25 in the 2000s: movies
this is part of an ongoing series called 25 in the 2000s. if you want a bit of information about the series, you can find the introduction here.
often, the story of a culture, a people, a time period is shared through cinema. movies transcend moments and create timeless asides from normal life. so it was over the last 10 years. during that time, the theater has seen the best of times and the worst of times. yes, we’ve had to sit through quite a few michael bay movies, but at the same time, we’ve had the pleasure to enjoy some of the truly great cinematic works of all-time. with that said, here’s my favorite movies of the aughts.
25. castaway. 2000. relatively little dialogue. mainly one man over the course of several years. living on an island by himself. talking to a volleyball. brilliant. yet another example of tom hanks’ greatness.
24. slumdog millionaire. 2008. this was the little indian movie that could. with a cast of people you’d never heard of, you were able to believe in what you were seeing—the beautiful, the ugly, the true, the hard to watch. this was a deeply touching movie that seemed to touch the world.
23. the passion of the christ. 2004. in the midst of the hype and controversy, people forget that this was a really great movie. mel gibson was able to tell the story of jesus’ last 12 hours on earth without resorting to overt clichés or sentimentality. this simply told the raw, honest story and it made the most compelling story just as compelling on the big screen.
22. inglourious basterds. 2009. i’m not a particularly huge quentin tarantino fan, so while i was eager to see the movie, i wasn’t a raging fan counting down the days. with that said, though, this was a surprisingly great movie. it had everything tarantino does well: great dialogue, character development, violence and sharp wit.
21. crash. 2004. while much of the criticism of the movie was somewhat justified (overplayed racial clichés), this was still an incredible movie that dug into the reality of racism, social segregation and fear of the unknown. this was a movie that left you deeply wounded after watching it.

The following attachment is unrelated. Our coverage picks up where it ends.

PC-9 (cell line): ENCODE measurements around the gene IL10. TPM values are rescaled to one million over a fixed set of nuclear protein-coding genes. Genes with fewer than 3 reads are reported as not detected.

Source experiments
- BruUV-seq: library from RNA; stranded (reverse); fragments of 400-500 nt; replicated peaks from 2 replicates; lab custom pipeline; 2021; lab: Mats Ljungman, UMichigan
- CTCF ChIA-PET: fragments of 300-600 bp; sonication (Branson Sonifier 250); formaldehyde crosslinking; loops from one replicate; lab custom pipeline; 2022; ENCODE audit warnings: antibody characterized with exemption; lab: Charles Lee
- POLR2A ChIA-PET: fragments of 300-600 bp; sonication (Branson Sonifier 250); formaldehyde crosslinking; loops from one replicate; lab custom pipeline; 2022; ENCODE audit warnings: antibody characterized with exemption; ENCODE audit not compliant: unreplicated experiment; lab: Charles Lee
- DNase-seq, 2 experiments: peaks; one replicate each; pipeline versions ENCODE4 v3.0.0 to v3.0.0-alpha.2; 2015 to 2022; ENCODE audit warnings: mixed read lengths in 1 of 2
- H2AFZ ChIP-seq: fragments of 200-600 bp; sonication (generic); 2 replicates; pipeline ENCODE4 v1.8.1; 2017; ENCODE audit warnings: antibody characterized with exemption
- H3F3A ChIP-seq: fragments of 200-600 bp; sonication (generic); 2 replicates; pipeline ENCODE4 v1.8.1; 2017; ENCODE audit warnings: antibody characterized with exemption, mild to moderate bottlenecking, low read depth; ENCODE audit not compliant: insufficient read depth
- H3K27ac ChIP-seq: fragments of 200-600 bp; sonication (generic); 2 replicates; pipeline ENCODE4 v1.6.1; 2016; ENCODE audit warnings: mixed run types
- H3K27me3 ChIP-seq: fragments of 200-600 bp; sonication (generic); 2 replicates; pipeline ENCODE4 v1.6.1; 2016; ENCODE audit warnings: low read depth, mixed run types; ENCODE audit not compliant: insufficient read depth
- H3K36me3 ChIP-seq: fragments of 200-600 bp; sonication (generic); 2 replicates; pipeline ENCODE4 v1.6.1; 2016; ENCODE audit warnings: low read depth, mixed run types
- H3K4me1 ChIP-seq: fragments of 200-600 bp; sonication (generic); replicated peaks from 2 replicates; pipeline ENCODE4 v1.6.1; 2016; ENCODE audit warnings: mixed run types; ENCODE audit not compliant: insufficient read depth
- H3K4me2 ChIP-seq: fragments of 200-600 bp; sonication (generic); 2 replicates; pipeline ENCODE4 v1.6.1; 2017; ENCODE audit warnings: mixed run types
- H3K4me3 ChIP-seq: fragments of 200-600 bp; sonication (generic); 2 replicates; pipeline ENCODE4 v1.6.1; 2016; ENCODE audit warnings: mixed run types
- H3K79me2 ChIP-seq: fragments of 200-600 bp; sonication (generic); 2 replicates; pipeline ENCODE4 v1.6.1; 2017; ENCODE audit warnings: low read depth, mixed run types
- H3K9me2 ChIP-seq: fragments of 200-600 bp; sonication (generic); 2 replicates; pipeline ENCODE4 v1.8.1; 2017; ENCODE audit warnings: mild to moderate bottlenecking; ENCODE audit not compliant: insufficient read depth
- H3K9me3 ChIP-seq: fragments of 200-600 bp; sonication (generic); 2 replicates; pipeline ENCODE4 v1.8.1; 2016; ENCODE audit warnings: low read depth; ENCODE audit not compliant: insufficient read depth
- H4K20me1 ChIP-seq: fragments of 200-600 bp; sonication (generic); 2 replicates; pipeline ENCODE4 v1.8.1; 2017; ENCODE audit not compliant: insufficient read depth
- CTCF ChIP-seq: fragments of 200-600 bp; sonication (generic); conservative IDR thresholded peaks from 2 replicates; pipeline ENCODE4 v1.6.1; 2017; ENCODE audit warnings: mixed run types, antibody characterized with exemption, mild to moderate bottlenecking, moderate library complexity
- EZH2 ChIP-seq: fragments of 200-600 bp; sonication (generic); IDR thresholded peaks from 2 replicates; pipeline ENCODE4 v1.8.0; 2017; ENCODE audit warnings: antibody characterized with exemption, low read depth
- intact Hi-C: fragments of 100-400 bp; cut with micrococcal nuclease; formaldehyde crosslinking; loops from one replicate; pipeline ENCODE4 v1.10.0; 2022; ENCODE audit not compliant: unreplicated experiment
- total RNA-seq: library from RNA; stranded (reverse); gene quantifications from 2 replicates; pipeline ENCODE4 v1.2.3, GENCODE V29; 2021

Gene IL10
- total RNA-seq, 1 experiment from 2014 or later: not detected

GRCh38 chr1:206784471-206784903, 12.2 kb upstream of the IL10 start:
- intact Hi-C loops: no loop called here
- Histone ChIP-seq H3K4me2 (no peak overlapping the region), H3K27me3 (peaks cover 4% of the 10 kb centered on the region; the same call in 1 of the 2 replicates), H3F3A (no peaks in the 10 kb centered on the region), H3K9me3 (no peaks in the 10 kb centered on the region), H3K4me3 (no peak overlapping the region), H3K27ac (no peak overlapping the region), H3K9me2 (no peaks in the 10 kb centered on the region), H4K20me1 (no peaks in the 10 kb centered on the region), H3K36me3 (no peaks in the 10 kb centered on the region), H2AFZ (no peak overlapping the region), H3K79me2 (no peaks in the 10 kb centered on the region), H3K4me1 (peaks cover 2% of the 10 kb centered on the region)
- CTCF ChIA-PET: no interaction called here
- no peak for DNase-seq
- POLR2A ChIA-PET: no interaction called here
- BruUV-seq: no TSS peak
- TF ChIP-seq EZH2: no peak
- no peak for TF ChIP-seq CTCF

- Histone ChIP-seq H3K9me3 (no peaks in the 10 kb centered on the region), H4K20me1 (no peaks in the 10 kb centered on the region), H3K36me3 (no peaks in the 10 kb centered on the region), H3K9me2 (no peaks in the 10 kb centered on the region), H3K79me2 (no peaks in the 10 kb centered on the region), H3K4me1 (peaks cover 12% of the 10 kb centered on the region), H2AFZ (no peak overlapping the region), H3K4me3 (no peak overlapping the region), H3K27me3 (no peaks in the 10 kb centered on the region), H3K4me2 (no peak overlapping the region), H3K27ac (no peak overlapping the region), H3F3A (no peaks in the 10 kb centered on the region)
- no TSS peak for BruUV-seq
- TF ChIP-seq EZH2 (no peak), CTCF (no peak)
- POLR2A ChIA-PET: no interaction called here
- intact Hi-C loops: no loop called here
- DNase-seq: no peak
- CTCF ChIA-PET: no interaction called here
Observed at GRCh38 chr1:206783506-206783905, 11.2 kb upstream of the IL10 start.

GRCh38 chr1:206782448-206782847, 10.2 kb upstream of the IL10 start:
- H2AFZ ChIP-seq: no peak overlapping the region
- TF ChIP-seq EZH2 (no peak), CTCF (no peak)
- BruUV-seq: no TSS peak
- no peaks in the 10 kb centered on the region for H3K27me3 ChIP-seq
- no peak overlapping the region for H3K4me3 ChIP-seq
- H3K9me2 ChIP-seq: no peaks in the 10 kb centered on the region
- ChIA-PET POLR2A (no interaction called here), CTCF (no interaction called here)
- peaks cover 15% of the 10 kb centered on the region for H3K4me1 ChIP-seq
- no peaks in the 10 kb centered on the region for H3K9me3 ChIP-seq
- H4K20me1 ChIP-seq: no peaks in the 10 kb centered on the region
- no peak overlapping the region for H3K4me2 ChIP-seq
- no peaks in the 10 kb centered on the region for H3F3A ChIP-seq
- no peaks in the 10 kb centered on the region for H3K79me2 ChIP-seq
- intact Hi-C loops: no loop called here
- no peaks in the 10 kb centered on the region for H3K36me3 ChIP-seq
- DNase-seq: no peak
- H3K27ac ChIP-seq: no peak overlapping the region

20. children of men. 2oo6. this is certainly in my top 1 or 2 most anticipated movies of the decade. and it lived up to my own, personal hype. its story of deep-seated love cast against the scene of intense violence provided a great ride and a satisfying conclusion (if not mysterious).
19. sicko. 2007. regardless of the reality, some will never get past the name michael moore. that’s unfortunate because his 2007 documentary, sicko, was a great piece that exposed the human side to the health care debate. what was amazing about this also is that the “health care debate” was still a full 2 years away when he made it, making this movie somewhat prophetic.
18. borat: cultural learnings of america for make benefit glorious nation of kazakhstan. 2006. the more i think about it, this movie should probably be higher on this list. it’s insanely funny, offensive and shocking, but the element that makes this movie so great is its covert (or not-so-covert, depending on your perspective) social statement. racism and bigotry is absurd and borat shows it.
17. the curious case of benjamin button. 2008. this movie caught criticism for being forrest gump, pt. 2. when someone says that, i immediately go see it. this was a sweeping, epic of a movie that featured two of the most beautiful people in the word: brad pitt and kate blanchett. both proved they have much more than beauty, as they both punched in incredible roles.
16. million dollar baby. 2004. this isn’t the last time you’ll see a clint eastwood movie on this list. eastwood’s movies are so emotionally intense and just as equally visually intense and beautiful. this wasn’t just a boxing movie or a sports movie, but a movie about the fierce pull of love and innate human compassion.
15. the bourne supremacy. 2004. the bourne movies are american james bond movies with much more action (sadly, the latest bond movie tried to actually be a bourne movie…and failed). matt damon played this character just as it should be and 2004’s sequel to the bourne identity. in this case, the sequel superseded the original.
14. ocean’s eleven. 2001. who doesn’t love a heist movie? throw in george clooney, brad pitt, matt damon, don cheadle and a cast of countless other actors you love and want to be like and you’ve got a great movie. this movie knew how to weave an intricate plot while remaining light and enjoyable.
13. little miss sunshine. 2006. how many movies have tried to be “this year’s little miss sunshine” since this came out? imitation is the greatest form of flattery and this movie has been flattered over and over. it was quirky, it was fun, it was deep, it was hilarious. it was great.
12. no country for old men. 2007. i know many people couldn’t get past the way the movie ended (which i thought was great), but the movie—from start to finish—was great in every way. from its beautiful cinematography to its unforgettable characters to its intense edge-of-your-seat plot, this movie was one of the best of 2007 and of the decade.